• Gingerroot has also had success reducing bitterness by soaking sliced pieces in lime juice before cooking, saying, “It is delicious cooked with chorizo and egg (scrambled all together).”

  • One final option for reducing bitterness comes from Rani Parker from the Montgomery County Master Gardeners program, who had taste testers try bitter melon that had either been salted and rinsed, steamed in lemon juice, or steamed with lemon juice and then served in a dish with caramelized onions—the last one was far and away the most preferred.

Tell us: Do you like bitter melon? What's your favorite way to cook it?

See what other Food52 readers are saying.

  • Patrice
  • Coco et Cocoa
    Coco et Cocoa
  • Sandra
  • boymeetsgirlmeetsfood
  • Panfusine
I like esoteric facts about vegetables. Author of the IACP Award-nominated cookbook, Cooking with Scraps.


Patrice May 16, 2016
I have come to love bitter melon (thanks to a stepfather from Trinidad) who added it to dishes as well as bitter melon tea. Great article!
Coco E. May 16, 2016
I grew up in Taiwan where bitter melon is as common as cucumbers. There are two preparations I particularly enjoy and both featuring ways to harness its bitterness. The first is stuffing hollowed-out rings of white bitter melon with a seasoned tofu and ground pork mixture, the rings are then braised in an aromatic soy sauce-based broth until the bitter melon is soft and translucent. The second is paper-thinly sliced green bitter melon that's first deep fried (without batter) very briefly in a wok, then stir-fried with salt-cured duck eggs.
Sandra May 15, 2016
I do love it and cook with it as often as I can. Sliced thinly and cooked with scrambled eggs make a good savory brekky. Another: sliced thinly, steamed and then mixed with chopped up tomatoes, cilantro, dressed with a mixture of lemon or lime and dash of fish sauce. I once made the mistake of buying a bunch of its leaves and cooking the whole bunch along with mung beans in a traditional Filipino dish called "munggo with dahon ng ampalaya" aka mung beans with bitter gourd leaves. I did not know I was only supposed to use a few leaves for flavor. It was totally inedible! And I CAN eat bitter gourd raw! That's how bad it was.
Panfuisine's salting method is what we use as well! Grew up eating bitter melon thinly sliced, deep fried and then sprinkled with my mom's homemade garam masala blend...a delicious Indian interpretation of chips!
Panfusine May 14, 2016
Thanks for the mentions. Just uploaded a recipe with bitter melon stuffed with sweet potatoes onto the site. Its by far one of the most decadent dishes I've tried out with this 'wierd' veggie.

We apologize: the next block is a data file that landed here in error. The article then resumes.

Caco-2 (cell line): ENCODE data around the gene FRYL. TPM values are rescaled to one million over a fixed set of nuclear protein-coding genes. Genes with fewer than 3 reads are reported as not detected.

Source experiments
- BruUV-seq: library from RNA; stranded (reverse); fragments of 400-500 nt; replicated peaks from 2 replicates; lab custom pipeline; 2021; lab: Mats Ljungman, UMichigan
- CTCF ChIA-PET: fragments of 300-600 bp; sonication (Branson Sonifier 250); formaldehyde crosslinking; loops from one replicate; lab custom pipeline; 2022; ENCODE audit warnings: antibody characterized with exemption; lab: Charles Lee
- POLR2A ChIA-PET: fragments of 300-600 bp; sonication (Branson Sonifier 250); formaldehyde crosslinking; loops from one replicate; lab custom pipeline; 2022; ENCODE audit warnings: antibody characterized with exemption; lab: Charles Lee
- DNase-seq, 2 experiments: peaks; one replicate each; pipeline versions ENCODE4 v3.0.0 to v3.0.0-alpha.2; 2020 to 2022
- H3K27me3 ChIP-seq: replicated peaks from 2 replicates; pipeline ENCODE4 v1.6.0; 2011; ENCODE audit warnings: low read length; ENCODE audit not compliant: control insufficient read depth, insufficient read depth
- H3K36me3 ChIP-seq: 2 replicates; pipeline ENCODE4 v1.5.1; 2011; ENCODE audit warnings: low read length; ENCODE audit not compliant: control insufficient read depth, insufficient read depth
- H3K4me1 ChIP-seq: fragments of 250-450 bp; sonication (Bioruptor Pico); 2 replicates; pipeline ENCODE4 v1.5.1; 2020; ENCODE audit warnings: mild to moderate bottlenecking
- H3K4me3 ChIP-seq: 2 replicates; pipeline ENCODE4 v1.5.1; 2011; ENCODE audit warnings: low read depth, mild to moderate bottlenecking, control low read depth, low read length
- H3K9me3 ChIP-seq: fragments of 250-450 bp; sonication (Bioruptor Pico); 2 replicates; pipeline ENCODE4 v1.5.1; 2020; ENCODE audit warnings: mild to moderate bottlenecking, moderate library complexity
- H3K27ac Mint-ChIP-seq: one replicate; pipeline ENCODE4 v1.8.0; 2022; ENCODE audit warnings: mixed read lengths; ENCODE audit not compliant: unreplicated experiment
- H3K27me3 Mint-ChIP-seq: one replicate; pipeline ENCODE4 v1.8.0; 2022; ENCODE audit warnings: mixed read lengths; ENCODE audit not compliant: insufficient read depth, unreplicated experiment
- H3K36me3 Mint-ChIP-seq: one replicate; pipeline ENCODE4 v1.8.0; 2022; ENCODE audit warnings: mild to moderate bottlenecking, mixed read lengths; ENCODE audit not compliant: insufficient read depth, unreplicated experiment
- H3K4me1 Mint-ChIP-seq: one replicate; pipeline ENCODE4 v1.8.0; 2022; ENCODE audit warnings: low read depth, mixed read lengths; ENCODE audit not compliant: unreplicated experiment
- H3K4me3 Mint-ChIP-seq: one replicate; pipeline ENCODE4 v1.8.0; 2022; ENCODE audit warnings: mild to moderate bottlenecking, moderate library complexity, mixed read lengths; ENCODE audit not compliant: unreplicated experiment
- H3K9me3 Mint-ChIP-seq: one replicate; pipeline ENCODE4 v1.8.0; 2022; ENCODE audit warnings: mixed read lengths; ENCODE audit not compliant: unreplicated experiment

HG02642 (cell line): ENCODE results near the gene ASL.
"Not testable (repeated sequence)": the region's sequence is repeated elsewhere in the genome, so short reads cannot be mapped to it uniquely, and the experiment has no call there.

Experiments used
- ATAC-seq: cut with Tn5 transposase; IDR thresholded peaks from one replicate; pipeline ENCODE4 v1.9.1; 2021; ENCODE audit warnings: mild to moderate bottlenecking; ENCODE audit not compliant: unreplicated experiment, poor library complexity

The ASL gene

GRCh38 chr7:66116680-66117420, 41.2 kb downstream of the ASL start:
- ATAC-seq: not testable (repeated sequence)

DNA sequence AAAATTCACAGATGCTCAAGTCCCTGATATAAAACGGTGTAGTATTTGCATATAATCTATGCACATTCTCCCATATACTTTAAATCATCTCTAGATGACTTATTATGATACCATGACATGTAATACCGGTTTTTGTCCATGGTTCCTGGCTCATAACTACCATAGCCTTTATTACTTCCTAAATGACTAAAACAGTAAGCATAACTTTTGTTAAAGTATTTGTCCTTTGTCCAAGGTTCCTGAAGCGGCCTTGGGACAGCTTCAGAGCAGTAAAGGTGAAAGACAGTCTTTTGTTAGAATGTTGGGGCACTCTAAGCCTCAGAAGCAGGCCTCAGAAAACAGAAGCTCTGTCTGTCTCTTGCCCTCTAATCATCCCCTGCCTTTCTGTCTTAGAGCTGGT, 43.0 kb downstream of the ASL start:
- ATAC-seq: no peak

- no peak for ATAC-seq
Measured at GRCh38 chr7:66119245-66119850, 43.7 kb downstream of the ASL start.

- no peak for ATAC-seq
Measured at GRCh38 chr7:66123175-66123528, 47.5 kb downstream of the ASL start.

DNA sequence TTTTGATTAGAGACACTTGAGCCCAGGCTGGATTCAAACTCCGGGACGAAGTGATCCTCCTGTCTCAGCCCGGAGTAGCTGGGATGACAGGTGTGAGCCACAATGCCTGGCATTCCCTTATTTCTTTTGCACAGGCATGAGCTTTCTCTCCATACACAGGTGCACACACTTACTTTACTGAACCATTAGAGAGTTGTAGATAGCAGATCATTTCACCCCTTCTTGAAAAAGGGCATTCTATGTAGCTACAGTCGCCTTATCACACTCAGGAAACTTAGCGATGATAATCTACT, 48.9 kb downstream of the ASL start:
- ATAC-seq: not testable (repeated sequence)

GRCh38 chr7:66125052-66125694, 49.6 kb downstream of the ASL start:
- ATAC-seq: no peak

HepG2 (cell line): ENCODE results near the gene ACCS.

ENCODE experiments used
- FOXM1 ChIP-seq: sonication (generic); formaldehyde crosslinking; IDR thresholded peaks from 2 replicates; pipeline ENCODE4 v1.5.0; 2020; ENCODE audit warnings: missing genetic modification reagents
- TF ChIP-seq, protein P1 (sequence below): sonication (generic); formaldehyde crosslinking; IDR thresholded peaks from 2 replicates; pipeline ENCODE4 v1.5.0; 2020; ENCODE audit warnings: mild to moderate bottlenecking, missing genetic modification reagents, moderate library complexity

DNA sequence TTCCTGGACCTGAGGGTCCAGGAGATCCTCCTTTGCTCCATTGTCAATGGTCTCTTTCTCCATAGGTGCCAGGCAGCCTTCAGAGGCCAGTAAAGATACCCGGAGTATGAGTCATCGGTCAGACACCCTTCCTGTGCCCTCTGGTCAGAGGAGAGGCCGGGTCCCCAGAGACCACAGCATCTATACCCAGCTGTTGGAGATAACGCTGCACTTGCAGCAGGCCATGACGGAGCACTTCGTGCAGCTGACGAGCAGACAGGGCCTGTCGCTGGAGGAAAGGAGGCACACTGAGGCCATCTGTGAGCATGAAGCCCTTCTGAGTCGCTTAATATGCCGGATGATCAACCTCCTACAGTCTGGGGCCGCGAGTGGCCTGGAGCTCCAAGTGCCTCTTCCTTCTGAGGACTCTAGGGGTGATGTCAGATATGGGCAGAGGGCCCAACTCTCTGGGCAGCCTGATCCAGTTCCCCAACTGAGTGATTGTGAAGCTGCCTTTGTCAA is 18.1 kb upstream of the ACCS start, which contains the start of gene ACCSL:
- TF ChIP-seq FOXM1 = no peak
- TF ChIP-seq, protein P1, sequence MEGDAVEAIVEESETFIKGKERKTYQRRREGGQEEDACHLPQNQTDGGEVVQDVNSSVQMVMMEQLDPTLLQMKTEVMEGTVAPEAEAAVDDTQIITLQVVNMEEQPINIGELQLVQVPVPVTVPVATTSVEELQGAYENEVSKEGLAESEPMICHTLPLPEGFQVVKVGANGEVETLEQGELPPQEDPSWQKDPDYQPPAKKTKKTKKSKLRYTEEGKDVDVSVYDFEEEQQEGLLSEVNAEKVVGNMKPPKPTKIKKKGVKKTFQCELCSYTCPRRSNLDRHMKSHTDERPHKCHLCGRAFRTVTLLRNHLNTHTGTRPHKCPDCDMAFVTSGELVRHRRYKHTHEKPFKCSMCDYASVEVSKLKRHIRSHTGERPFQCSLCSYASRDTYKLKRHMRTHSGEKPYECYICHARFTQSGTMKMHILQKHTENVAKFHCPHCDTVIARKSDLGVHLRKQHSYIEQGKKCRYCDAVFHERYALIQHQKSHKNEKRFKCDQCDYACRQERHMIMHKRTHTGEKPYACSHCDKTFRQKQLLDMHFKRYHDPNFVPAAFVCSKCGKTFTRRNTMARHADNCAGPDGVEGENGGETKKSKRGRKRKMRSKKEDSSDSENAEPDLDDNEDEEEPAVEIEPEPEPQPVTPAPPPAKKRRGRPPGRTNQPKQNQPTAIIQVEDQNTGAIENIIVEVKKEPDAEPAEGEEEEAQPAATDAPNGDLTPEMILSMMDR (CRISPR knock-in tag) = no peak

Mimi May 14, 2016
Love both types of bitter melon! One staple take-out item at an Indian food store in West Phila (International House of Spice) is charred, whole bitter melon that's braised in a spicy sauce. The charring adds to the bitterness which is strangely addictive. Also love bitter melon sauteed with fermented black beans and beef that you can get in casual China Town eateries.
Nila May 14, 2016
This is one of my favorites! OK, I hated it when I was little, but it's deep nutty bitterness grew on me over the years. I love it sauteed with caramelized garlic, onions, and curry leaves (maybe some tomatoes for sweetness) and in a tamarind stew. It's also great fried crisp on the side of rice and other South Indian dishes. My mom would sprinkle a little sugar on top for us kids.
Linda K. May 14, 2016
I use the Indian gourd only. I will have to try the Panfusine recommendations. Must be more adventurous.
Sj D. May 14, 2016
bitter gourd is loved in South India..While the northern Indian cuisine faovours stuffing and frying it, I love the various manifestations of this veg in different south indian cuisines..from curries to stir fries to pickles..they are all yumm
Linda K. May 14, 2016
Found this article in my Junk email to day. Surprised on one commented. Bitter Gourd was recommended to me by a medical intuitive to take (eat) for reducing sugar levels (diabetes). I have been making raw juice with it adding a variety of fruits mostly pineapple. It is an acquired taste.
Panfusine May 14, 2016
Bittermelon has indeed been prescribed as a natural aidde to controlling diabetes and there have been studies at NYU (Prof. Sylvia Lee-Huangs lab) in the 90's that studied the effects of bittermelon compounds against HIV.